Carolyn Hopkins

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Carolyn Hopkins is an American public service announcer. Hopkins' recorded voice announcements are heard in major transportation systems around the world.


Hopkins' recorded announcements range from service status updates to safety tips. Her voice can be heard in more than 200 airports over the world; including LaGuardia Airport, John F. Kennedy International Airport, Incheon International Airport and Paris-Charles de Gaulle Airport.[1] She has also recorded for such public transit systems as the New York City Subway, the Staten Island Ferry, Grand Central Terminal, and the Paris Métro.

Originally from Louisville, Kentucky, Hopkins’ first voice recording was for RCA in Indianapolis; while her first airport service announcement was for O’Hare International Airport.[2]

When co-founder Hardy Martin and three other partners started IED (short for Innovative Electronic Designs), they chose Hopkins as one of their first voices. It was for the Typhoon Lagoon attraction at Disney World in Florida in 1989.[3]

Hopkins records all the public address announcements from her home studio in Hamden, Maine and sends them via email.[1][4][5]

She made the voice recordings for the new World Trade Center in New York City. "I was so thrilled to do those," Hopkins said, "because it made me feel like things were becoming whole again. To read out those locations, that station, ‘World Trade Center’, made such a difference to me.”[2]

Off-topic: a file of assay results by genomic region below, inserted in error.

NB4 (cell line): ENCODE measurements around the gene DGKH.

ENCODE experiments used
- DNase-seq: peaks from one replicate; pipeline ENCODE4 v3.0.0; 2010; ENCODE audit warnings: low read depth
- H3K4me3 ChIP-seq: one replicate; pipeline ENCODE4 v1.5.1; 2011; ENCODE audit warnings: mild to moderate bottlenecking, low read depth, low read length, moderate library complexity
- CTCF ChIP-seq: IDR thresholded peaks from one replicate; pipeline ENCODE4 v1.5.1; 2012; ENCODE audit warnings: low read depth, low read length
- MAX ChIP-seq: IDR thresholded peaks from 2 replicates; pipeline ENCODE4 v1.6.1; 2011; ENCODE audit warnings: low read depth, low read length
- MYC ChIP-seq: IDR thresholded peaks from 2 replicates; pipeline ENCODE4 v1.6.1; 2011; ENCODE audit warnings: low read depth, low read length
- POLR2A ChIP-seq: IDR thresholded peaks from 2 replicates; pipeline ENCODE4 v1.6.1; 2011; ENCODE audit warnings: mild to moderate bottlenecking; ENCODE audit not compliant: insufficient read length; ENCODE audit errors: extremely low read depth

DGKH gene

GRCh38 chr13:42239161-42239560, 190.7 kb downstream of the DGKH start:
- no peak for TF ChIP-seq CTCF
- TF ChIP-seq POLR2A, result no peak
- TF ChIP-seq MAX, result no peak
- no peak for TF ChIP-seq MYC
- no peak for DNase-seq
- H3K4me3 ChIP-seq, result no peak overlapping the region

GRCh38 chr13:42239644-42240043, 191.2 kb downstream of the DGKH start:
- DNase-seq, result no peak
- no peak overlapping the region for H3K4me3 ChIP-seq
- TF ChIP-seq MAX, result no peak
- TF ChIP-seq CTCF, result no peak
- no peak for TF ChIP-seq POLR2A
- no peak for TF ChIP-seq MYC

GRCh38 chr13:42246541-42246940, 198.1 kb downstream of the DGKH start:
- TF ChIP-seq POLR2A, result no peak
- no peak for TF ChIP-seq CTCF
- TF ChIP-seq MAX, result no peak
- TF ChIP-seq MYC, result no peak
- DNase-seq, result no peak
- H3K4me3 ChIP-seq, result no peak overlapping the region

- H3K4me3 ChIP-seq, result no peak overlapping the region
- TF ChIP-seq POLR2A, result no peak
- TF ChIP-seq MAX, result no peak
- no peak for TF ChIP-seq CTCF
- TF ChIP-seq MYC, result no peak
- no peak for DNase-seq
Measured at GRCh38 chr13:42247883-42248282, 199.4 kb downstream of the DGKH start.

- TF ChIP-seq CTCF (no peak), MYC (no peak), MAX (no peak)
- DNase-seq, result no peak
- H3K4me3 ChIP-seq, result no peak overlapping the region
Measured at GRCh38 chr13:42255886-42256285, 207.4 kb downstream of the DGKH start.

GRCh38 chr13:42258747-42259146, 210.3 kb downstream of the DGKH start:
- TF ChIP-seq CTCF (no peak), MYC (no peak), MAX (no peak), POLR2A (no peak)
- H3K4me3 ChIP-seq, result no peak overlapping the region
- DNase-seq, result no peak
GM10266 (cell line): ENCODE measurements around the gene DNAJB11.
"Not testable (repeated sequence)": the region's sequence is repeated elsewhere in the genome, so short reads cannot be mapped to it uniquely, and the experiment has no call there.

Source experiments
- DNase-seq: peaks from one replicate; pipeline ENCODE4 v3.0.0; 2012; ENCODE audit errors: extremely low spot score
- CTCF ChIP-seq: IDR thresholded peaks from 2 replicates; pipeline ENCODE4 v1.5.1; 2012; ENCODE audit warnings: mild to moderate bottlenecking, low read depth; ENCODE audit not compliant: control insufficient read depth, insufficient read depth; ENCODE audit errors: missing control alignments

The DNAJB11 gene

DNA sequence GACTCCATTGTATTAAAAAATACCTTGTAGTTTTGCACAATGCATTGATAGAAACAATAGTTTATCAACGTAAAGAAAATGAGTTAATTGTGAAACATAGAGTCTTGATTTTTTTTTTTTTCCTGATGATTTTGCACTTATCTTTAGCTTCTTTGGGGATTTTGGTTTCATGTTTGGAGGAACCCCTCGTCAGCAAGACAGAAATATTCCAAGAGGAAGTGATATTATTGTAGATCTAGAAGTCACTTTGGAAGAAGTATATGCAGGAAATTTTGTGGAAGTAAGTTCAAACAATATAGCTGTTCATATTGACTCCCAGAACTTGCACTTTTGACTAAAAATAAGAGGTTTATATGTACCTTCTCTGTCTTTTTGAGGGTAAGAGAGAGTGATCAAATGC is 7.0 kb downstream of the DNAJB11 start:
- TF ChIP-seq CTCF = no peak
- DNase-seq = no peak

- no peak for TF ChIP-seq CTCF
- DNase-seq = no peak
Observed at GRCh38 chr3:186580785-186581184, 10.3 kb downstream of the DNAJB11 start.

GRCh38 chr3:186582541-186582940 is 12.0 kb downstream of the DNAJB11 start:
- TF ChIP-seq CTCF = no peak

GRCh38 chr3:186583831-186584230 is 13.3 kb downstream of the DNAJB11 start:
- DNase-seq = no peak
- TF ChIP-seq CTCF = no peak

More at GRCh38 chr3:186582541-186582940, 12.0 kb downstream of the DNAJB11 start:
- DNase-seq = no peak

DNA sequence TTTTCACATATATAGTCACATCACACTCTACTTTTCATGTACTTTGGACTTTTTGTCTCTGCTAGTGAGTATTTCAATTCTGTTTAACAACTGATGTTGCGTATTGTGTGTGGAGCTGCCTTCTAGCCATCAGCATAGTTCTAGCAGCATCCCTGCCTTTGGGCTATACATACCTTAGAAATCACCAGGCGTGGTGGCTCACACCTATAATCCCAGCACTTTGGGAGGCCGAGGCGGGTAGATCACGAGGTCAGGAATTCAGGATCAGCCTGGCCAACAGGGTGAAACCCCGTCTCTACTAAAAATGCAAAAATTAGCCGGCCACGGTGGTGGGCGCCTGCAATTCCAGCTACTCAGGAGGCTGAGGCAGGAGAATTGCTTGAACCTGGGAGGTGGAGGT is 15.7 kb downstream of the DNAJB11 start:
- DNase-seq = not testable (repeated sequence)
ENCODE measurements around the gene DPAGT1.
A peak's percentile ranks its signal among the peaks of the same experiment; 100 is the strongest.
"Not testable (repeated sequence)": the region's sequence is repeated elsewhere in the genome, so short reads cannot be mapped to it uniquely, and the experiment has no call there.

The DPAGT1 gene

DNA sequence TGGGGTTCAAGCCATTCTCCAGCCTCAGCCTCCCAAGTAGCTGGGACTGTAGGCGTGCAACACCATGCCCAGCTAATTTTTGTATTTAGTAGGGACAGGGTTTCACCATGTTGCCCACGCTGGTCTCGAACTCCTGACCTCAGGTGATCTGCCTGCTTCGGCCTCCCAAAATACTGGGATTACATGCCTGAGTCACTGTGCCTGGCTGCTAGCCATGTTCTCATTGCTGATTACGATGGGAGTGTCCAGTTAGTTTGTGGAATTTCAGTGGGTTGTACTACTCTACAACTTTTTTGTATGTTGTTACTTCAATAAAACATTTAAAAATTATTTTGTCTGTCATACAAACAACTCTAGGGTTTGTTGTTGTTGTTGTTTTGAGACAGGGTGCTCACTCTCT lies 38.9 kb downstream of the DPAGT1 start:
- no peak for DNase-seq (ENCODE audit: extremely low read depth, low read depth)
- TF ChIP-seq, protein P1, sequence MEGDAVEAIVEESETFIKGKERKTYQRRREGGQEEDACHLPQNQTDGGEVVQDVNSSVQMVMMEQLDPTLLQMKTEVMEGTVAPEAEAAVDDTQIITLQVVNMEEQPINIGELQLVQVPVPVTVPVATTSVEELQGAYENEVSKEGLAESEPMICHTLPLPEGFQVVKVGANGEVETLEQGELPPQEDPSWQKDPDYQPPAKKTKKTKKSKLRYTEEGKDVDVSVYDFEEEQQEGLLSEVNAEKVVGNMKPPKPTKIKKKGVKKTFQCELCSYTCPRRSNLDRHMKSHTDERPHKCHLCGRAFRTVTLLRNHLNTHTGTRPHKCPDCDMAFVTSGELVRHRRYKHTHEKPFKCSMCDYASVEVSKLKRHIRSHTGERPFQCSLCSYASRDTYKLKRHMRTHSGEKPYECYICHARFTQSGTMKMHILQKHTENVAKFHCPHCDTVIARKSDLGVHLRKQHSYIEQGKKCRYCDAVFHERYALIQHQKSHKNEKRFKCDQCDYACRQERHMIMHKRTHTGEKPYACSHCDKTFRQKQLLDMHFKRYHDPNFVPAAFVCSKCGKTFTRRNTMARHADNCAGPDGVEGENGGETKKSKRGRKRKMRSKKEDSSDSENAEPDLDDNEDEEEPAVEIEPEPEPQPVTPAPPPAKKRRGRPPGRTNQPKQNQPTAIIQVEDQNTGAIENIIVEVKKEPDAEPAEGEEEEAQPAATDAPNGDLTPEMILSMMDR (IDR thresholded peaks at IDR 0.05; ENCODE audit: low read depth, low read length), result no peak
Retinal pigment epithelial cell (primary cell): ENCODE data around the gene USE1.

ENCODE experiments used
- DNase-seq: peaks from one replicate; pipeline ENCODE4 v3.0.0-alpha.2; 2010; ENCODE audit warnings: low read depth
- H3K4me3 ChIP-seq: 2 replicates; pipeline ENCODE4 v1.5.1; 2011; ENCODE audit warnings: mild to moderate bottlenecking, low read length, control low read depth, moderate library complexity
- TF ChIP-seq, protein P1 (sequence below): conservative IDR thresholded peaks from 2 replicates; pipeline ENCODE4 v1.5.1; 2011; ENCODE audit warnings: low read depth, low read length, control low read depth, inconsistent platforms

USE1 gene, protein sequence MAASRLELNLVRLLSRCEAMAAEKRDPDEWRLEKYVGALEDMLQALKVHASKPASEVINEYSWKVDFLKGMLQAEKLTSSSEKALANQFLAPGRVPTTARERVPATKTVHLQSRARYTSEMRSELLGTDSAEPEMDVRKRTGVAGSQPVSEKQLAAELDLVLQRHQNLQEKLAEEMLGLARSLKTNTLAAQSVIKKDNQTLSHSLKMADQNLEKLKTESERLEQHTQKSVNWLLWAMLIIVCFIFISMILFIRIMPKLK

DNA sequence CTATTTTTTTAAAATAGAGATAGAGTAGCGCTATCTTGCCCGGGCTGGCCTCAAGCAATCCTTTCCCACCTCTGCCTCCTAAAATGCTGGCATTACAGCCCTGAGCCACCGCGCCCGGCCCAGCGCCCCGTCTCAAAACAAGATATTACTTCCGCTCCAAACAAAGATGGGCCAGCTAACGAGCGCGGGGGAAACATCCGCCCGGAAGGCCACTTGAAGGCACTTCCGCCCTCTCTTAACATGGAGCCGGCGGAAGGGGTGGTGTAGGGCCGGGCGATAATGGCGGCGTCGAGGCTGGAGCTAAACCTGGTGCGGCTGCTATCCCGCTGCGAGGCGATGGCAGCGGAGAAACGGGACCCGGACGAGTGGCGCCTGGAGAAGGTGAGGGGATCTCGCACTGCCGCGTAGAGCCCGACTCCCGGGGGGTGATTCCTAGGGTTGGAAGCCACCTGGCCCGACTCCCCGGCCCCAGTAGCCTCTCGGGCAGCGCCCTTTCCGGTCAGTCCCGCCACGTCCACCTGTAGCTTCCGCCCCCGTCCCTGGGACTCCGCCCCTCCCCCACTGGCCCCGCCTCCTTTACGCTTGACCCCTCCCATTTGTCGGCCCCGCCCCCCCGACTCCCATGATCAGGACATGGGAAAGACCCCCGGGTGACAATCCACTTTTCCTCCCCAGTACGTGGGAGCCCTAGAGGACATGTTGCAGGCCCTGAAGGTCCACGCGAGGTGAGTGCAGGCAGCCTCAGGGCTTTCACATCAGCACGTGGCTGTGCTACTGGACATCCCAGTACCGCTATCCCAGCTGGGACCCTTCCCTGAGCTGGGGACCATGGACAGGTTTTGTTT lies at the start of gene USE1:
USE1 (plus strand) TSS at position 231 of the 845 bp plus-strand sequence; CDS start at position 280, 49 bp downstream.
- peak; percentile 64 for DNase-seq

Hopkins was named one of the 500 most important people in history, according to Mental Floss Magazine in December 2015 (Hopkins is No. 349).[4]

According to Hopkins, she has ridden the New York City Subway just once, in 1957.[1]

As of 2016, Hopkins still records for IED from her home.[3]

See also[edit]


  1. ^ a b c Barron, James (November 14, 2010). "The Speakers: how two people became the voice of 110 airports and the NYC subway". The New York Times. Retrieved October 28, 2016.
  2. ^ a b Hobson, Jeremy (March 10, 2015). "Meet The Voice Of Hundreds Of Airports, Subways And Theme Parks". Here and Now. Retrieved October 28, 2016.
  3. ^ a b Anderson, Lessley (July 18, 2013). "The Speakers: how two people became the voice of 110 airports and the NYC subway". The Verge. Retrieved October 28, 2016.
  4. ^ a b Curtis, Abigail (January 10, 2016). "From a Tiny Studio in Maine Her Voice is Heard Around the World". Bangor Daily News. Retrieved October 28, 2016.
  5. ^ Quigley, Rachel (November 14, 2011). "The Speakers: how two people became the voice of 110 airports and the NYC subway". The Daily Mail. Retrieved October 28, 2016.

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